Ready To Treat Your Chronic Pain?
Chronic pain has risen at exponential rates over the years. Today, 1 in 5 Americans adults suffer from chronic pain. Luckily, chronic pain treatment options have kept pace with both surgical and non-surgical options. Radiofrequency ablation (RFA) is one such procedure that can bring long-term relief.
What is radiofrequency ablation?
Radiofrequency ablation is a minimally invasive procedure to treat chronic pain. The goal is to ablate or burn the nerves nearest to the location of the pain. Radiofrequency ablation is primarily used for spinal arthritis, lower back or neck pain but can be used for other joints. The procedure is not the first step in pain management. Doctors will suggest RFA if treatments like medication and physical therapy fail. If successful, RFA can last up to a year.
What happens during radiofrequency ablation?
A pain specialist, radiologist, or neurologist usually performs RFA. Before treatment, the doctor will outline all the dos and don’ts of the procedure. Make sure to follow all instructions to reduce the risk. Next, the patients will lay on the operating table, and a local anesthetic is applied to the pain area. The doctor will then use a special x-ray called fluoroscopy, which helps to view the needle. Once the needle is in place, often with the guidance of the patient, an electrical current is then activated. The current burns off the nerve ends at one or multiple sites.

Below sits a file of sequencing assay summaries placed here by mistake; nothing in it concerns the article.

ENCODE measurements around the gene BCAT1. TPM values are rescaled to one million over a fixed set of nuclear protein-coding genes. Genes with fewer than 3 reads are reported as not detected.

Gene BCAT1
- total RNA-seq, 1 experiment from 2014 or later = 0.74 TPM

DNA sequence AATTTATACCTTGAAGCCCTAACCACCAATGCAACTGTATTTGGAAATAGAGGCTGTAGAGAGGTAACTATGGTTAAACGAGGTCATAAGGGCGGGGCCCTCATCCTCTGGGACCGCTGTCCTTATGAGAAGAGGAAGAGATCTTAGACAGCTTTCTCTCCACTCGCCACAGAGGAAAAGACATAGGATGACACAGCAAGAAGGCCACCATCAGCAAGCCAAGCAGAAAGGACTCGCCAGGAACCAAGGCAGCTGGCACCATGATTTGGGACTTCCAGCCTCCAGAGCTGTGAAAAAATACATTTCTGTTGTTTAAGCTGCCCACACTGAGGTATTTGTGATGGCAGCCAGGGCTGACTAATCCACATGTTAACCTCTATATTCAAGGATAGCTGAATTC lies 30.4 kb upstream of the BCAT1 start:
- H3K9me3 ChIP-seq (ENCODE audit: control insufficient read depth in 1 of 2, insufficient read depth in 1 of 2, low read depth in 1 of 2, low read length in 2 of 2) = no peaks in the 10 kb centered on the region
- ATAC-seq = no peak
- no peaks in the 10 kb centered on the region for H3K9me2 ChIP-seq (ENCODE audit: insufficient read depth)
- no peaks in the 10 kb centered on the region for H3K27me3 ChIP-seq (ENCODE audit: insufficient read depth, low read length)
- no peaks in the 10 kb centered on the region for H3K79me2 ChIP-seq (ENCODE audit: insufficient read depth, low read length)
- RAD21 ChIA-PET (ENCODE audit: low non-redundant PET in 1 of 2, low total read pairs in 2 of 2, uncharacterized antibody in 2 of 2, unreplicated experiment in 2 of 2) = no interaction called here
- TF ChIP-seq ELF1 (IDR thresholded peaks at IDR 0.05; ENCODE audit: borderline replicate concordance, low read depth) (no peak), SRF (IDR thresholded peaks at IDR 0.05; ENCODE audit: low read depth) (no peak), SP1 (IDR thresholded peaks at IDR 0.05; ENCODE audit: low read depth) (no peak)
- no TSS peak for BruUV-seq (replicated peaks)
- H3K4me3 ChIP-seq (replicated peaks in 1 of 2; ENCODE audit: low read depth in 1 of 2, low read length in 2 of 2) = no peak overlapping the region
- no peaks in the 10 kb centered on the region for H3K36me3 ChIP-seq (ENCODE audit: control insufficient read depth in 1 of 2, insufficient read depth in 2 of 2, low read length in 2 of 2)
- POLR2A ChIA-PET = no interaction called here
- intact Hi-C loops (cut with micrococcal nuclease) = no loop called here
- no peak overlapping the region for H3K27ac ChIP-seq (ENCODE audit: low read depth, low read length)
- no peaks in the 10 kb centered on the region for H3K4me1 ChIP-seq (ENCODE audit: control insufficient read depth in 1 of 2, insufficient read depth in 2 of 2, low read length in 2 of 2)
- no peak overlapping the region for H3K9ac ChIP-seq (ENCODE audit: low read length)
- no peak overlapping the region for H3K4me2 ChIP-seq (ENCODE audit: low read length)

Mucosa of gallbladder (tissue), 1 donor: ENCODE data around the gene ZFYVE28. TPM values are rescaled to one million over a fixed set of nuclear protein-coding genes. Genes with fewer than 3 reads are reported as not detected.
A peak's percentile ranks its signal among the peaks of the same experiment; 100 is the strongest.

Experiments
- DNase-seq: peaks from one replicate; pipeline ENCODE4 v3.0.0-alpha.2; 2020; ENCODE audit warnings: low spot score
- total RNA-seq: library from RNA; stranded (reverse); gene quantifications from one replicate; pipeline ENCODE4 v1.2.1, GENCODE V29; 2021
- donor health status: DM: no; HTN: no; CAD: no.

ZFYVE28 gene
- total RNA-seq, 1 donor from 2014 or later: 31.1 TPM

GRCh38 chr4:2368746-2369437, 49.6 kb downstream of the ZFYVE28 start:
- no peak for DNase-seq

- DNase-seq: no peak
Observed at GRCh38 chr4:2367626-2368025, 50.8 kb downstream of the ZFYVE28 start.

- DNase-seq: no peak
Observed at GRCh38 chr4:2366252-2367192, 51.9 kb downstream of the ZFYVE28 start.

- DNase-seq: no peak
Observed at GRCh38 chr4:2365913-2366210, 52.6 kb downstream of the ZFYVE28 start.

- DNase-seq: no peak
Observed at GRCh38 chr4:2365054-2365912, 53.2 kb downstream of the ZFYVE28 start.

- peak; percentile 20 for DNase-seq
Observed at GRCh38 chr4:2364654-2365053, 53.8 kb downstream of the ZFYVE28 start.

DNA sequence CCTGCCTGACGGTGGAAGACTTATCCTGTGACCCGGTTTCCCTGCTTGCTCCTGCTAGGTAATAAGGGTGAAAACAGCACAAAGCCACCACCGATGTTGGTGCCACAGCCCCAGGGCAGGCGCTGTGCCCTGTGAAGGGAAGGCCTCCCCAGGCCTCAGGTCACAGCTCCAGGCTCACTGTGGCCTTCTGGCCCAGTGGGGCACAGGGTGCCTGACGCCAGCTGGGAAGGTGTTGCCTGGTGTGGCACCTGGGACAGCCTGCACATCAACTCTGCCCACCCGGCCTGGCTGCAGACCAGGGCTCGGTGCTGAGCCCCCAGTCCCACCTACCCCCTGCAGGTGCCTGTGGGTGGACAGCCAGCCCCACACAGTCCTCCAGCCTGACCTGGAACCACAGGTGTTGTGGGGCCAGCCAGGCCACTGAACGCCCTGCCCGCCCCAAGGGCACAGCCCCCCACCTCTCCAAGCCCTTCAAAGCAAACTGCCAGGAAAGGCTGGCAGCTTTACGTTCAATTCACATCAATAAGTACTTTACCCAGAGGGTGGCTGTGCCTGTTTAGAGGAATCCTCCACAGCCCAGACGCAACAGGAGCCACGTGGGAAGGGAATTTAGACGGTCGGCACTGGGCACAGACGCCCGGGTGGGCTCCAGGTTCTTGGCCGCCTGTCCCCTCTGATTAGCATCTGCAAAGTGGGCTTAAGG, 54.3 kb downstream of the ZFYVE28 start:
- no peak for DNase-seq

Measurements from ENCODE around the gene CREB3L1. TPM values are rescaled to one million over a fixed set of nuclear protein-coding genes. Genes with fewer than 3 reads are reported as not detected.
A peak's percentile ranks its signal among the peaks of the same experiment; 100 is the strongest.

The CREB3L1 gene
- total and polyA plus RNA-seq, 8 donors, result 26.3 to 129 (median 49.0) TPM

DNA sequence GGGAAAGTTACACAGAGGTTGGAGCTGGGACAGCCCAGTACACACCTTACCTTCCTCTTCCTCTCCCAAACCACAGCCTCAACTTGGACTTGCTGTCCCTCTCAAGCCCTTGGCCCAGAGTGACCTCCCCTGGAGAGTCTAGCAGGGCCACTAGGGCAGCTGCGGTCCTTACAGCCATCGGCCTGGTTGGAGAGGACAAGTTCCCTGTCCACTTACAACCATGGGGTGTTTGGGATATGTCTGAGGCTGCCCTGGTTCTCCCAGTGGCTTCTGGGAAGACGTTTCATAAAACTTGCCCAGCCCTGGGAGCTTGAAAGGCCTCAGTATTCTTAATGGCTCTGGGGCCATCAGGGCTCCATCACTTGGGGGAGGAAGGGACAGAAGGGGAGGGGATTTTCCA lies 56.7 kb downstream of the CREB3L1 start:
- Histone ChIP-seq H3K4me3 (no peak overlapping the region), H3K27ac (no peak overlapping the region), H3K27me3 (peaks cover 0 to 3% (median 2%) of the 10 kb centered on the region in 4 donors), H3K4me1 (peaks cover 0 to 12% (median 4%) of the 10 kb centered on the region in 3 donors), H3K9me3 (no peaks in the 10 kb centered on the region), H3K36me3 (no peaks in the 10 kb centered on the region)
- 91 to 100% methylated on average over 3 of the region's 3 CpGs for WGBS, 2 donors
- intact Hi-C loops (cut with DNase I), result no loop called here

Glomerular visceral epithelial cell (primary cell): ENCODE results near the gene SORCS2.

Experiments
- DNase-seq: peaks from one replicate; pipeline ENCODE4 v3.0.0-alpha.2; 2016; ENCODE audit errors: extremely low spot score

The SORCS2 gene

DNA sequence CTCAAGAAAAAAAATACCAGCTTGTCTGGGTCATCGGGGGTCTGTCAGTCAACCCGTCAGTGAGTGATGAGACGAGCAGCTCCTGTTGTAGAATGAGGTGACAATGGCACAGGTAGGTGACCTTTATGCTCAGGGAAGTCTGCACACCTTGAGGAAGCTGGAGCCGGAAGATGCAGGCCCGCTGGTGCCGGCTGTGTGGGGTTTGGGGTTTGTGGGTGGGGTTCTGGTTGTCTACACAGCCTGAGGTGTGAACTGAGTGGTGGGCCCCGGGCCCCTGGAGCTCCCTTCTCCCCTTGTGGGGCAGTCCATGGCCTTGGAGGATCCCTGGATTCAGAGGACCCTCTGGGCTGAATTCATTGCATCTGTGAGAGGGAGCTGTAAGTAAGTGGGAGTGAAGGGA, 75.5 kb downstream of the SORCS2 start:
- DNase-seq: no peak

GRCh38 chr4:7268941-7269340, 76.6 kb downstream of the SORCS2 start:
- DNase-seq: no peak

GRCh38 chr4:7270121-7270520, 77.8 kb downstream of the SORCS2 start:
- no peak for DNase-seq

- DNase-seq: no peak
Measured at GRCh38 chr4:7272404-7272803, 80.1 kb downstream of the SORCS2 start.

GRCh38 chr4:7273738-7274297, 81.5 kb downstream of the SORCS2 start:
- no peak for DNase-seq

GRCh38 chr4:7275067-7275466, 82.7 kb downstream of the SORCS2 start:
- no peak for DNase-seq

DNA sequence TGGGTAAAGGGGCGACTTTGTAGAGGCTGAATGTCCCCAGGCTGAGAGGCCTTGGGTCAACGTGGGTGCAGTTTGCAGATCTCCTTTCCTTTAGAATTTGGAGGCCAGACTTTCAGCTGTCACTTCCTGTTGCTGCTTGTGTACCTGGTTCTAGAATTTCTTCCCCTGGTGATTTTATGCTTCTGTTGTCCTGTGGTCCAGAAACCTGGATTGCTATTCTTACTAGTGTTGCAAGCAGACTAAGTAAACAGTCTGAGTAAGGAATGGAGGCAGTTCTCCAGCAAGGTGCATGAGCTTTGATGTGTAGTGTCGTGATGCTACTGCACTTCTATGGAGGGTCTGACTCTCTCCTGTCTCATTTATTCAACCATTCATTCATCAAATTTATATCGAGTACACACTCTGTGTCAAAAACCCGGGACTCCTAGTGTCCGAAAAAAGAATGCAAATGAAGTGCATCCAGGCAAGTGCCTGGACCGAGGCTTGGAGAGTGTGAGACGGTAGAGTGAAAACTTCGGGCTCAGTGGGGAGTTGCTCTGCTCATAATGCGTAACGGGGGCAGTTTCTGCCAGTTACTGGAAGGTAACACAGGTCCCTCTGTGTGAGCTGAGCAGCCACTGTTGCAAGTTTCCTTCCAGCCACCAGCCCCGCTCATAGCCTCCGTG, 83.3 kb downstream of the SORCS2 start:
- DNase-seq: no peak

Can you leave on the same day?
Radiofrequency ablation is a minimally invasive procedure. That means the patient can leave the same day. After the injection, the patient will be checked to make sure there aren’t any complications. With the assistance of a family member or friend, the patient can then be driven home. The patient should feel some pain after the procedure for a few days. Then the patient should feel relief after 10 days. The relief should last for several months. In some cases, RFA can last up to one year.
Does it work?
RFA can bring long-term pain relief and can improve the quality of life. Furthermore, the procedure can help doctors confirm if there is an underlying spinal issue. Statistics show that at least 60% of patients feel relief after treatment. Not only is RFA minimally invasive, but effective. If chronic pain is affecting the quality of life, ask a doctor or pain specialist about RFA. The doctor will recommend the procedure, especially if non-surgical methods failed in the past.